Former US President Barack Obama warned Friday against rhetoric, saying he was destined to sow fear as he promoted support for Democratic candidates, while President Donald Trab ran a tough message against immigration to activate the Republicans.
In a full-day election campaign before Tuesday's parliamentary elections in Congress, Trab went on a club demonstration, urging voters to keep the Republican party under the control of Congress, while Democrats seemed to win their efforts to stop dissemination of misinformation on the Internet.
Twitter Inc said it had deleted more than 10,000 automated accounts that posted messages that discouraged people from voting on Tuesday's elections and seemed to be from Democrats after the party noted the misleading tweets in the social media company.
The removals took place in late September and early October.
Obama has struck a common theme of democratic campaigns – defending the Healthcare Act of 2010, urging Americans not to embrace hostility and division into politics.
"We have seen repeated attempts to divide us with rhetoric designed to make us angry and make us afraid," said Obama in Miami. "But in four days, in Florida, you can control this kind of behavior."
Obama was accompanied by chief candidate Andrew Gillum, who faces the former vice president and strong supporter of Trump Ron DeSantis and Senator Bill Nelson, who is questioned by outgoing Governor Rick Scott.
The attitudes of the Trump campaign were aimed at empowering Republicans by questioning the established democratic senators in West Virginia and Indiana, the states that won the 2016 presidential election.
Speaking on behalf of Mike Braun, who is trying to replace Joe Donnelly in the Senate, Trump said in a rally in Indianapolis:
"If you want prosperity for your family, safety for your children and security for your country, vote for Mike Braun."
Trump participated in the scene from former basketball coach of Indiana University Bobby Knight, who led the crowd to a voice "Go get" Donald.
Pollsters and non-Communists generally predict that Democrats are highly likely to gain 23 extra seats and get the majority in the House of Representatives, which they could use to start Trump's investigations and block their legislative agenda.
Republicans are favored to retain control of the Senate, whose powers include the confirmation of Trump's nominees in lifetime seats at the Supreme Court.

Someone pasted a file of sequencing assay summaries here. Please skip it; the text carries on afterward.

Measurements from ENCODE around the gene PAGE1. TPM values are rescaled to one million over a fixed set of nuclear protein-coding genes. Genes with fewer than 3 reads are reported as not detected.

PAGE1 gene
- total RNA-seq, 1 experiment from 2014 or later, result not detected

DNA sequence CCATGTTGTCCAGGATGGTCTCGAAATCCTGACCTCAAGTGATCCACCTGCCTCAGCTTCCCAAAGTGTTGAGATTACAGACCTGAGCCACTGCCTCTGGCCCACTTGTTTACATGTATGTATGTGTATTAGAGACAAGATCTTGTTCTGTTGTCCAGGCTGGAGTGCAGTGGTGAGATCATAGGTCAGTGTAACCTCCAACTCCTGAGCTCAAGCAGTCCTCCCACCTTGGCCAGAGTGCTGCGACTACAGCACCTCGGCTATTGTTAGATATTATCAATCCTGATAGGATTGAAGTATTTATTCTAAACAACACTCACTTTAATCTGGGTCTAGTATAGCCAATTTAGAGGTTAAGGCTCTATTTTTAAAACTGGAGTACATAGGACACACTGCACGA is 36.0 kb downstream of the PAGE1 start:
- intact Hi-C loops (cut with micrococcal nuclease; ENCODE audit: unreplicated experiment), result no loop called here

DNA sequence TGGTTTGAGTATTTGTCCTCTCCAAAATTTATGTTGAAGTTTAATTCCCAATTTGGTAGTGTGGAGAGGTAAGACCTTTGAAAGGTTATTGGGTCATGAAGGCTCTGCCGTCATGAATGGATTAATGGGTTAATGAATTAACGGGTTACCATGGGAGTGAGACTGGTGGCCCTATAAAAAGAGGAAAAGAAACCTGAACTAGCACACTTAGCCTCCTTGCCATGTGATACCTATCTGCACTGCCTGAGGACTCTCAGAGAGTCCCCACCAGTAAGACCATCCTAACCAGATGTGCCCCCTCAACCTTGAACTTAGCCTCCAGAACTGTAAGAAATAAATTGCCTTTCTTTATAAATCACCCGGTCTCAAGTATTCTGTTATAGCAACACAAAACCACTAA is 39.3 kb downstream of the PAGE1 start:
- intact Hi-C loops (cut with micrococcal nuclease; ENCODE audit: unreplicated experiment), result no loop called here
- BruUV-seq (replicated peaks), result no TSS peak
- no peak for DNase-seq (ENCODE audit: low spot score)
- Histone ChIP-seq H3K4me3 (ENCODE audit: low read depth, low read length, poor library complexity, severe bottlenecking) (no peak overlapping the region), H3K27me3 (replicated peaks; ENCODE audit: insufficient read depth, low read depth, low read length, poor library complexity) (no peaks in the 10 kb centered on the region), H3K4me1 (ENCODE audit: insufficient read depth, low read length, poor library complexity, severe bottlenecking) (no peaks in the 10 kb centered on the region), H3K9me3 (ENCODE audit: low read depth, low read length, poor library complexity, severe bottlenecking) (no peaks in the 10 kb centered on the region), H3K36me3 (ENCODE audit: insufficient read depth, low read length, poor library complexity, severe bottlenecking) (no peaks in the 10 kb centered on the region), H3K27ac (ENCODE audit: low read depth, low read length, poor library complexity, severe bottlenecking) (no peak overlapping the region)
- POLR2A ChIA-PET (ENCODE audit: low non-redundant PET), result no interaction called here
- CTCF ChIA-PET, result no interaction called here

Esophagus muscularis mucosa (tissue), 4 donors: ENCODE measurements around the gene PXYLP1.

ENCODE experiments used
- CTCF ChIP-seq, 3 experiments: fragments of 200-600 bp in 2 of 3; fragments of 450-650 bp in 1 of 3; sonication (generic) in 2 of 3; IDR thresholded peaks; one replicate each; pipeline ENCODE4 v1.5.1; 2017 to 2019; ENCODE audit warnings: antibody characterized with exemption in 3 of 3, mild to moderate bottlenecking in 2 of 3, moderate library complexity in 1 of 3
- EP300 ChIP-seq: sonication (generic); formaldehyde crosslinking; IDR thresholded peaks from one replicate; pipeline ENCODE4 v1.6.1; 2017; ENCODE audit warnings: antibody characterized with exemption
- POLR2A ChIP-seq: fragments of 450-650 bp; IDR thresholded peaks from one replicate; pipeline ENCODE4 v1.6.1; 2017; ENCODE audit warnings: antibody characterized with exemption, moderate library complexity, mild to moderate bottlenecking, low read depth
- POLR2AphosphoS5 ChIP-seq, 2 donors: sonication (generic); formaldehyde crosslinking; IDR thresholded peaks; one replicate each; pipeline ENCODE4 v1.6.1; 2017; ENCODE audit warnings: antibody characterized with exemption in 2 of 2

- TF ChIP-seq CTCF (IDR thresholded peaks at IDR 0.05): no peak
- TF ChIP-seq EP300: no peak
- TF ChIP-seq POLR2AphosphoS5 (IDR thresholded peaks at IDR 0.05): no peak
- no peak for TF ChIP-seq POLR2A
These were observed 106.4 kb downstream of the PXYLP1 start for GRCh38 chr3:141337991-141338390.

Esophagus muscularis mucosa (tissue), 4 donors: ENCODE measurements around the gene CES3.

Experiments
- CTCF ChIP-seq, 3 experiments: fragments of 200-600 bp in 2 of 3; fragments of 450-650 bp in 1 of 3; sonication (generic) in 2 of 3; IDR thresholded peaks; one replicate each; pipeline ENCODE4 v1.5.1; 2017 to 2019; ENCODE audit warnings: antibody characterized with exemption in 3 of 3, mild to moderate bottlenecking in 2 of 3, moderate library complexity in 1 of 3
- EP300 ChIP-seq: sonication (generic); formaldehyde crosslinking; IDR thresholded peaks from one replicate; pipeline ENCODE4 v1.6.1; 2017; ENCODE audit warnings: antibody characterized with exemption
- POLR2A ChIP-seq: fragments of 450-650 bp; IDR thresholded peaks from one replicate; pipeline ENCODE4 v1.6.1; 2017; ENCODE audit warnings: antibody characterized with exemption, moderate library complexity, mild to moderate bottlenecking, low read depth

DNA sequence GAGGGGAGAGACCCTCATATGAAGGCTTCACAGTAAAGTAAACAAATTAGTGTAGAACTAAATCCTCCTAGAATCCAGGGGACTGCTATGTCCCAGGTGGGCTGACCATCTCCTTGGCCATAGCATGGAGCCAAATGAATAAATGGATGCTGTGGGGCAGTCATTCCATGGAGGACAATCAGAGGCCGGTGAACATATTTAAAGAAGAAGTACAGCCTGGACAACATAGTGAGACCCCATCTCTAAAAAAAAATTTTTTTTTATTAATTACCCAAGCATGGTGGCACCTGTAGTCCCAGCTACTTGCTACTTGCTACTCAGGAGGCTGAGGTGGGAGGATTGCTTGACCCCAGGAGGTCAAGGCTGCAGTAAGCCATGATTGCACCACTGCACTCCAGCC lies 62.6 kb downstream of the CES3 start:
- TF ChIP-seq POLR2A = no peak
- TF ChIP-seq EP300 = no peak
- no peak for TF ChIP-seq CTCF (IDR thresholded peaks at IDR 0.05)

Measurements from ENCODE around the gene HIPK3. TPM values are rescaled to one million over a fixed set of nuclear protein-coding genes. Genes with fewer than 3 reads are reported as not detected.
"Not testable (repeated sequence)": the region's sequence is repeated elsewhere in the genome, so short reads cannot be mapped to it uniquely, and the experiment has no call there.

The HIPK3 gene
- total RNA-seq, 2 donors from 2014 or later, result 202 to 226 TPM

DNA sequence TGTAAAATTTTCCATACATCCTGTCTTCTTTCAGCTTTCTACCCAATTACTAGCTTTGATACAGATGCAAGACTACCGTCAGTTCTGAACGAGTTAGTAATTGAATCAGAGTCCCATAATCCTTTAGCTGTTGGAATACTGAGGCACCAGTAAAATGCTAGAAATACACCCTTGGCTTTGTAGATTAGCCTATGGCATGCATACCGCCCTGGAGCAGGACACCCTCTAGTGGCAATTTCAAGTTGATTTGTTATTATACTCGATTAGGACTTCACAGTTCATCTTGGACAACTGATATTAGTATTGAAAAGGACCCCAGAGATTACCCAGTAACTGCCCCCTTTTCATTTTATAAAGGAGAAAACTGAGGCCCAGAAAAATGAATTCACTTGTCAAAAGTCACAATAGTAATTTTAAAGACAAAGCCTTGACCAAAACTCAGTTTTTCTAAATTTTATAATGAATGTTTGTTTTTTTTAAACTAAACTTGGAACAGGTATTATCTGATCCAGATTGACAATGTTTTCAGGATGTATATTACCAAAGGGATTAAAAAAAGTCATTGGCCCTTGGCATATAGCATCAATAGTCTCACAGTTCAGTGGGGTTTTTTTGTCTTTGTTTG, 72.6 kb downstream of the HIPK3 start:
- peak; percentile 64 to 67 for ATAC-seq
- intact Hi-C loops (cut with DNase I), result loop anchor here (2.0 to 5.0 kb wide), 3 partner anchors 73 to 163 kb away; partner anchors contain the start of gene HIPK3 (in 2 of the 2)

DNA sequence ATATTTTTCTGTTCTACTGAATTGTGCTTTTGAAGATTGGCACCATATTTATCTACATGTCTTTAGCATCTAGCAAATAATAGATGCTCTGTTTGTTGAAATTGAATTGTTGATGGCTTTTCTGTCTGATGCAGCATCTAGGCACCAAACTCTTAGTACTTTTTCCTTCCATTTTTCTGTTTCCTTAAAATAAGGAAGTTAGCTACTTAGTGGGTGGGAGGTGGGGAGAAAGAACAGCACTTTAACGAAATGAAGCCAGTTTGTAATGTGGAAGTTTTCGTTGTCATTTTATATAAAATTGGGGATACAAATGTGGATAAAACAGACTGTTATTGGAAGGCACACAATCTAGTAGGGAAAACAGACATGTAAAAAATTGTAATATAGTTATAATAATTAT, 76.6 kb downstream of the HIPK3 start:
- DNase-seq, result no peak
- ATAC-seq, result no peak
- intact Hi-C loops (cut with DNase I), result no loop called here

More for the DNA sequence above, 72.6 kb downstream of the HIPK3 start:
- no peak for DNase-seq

Obama's speech was interrupted repeatedly by hecklers, urging him to say, "Why did the people who won the last election are so crazy all the time?"
(Graphic: For a look at the battle situations – tmsnrt.rs/2PmsO7M)
(Graphic: Can Democrats regain control of the House? – tmsnrt.rs/2Qdinjo)
EMPHASIZING INITIAL VOTE
Interest in the election was unusually high in a year when Congress was at stake, but not the White House, according to the first election. Twenty-seven states and the District of Columbia have recorded more early votes at this point in the campaign than they did throughout 2014, according to the University of Florida Election Program, which monitors participation.
Texas had already scored more votes than it did throughout 2014, including Election Day, the group said.
After Miami, Obama headed to Georgia to promote Stacey Abrams, a former political legislator who was aiming to become the first black woman governor of the nation.
This struggle that blasters Abrams against Republican Brian Kemp, the top state election watchdog, has become a turning point for allegations of repression of voters by Democrats because of the state's rigorous state law on the recognition of voters. Republicans say law is necessary to prevent voter fraud
A federal judge on Friday ordered the state to allow some 3,000 citizens newly-polled to vote after the cessation of their registrations.
With the throat and neck of the fight, voter turnout will be vital, said Georgia State Politologist Lemita Boneet-Bailey. Obama could activate Democratic voters and increase turnout, he added.
"This is going to be a turnout," he said. "How can they mobilize those who are already registered to vote to go out and vote and tell their friends and their families to vote."
The last weeks of the campaign also saw a massacre of violence, including the massacre of 11 people in a Pennsylvania concert and more than twelve packet bombs sent to prominent Trump critics.
The FBI said on Friday it had regained a suspicious package addressed to California billionaire Tom Steyer, a Democrat known for his ads seeking a ban on Trump.
In West Virginia, Tribe's third visit in three months was aimed at supporting Patrick Morrisey, who seeks to abolish Democratic Senator Joe Manchin.
Two new polls this week showed Manchin was once a comfortable leader over Morrisey dropped to 5 percentage points, which Democrat supporters accuse in part of Trump's repeated visits.
"I know the Trump that comes so often has an impact," said Jim Hoyt, president of Morgan County Democratic Party in northeastern West Virginia. Like other democrats in the state, he still expects Madin to win.
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Report by Jeff Mason in Huntington, West Virginia. Additional reports from Amy Tennery in New York, Joe Skipper in Miami, Sharon Bernstein in Sacramento, California, Julia Carte, Lisa Lambert, Christopher Bing and McIntyre Bryce in Washington, and John Whitesides in West Virginia. Writing by Scott Malone. Editing by Bill Trott, Cynthia Osterman and Tomasz Janowski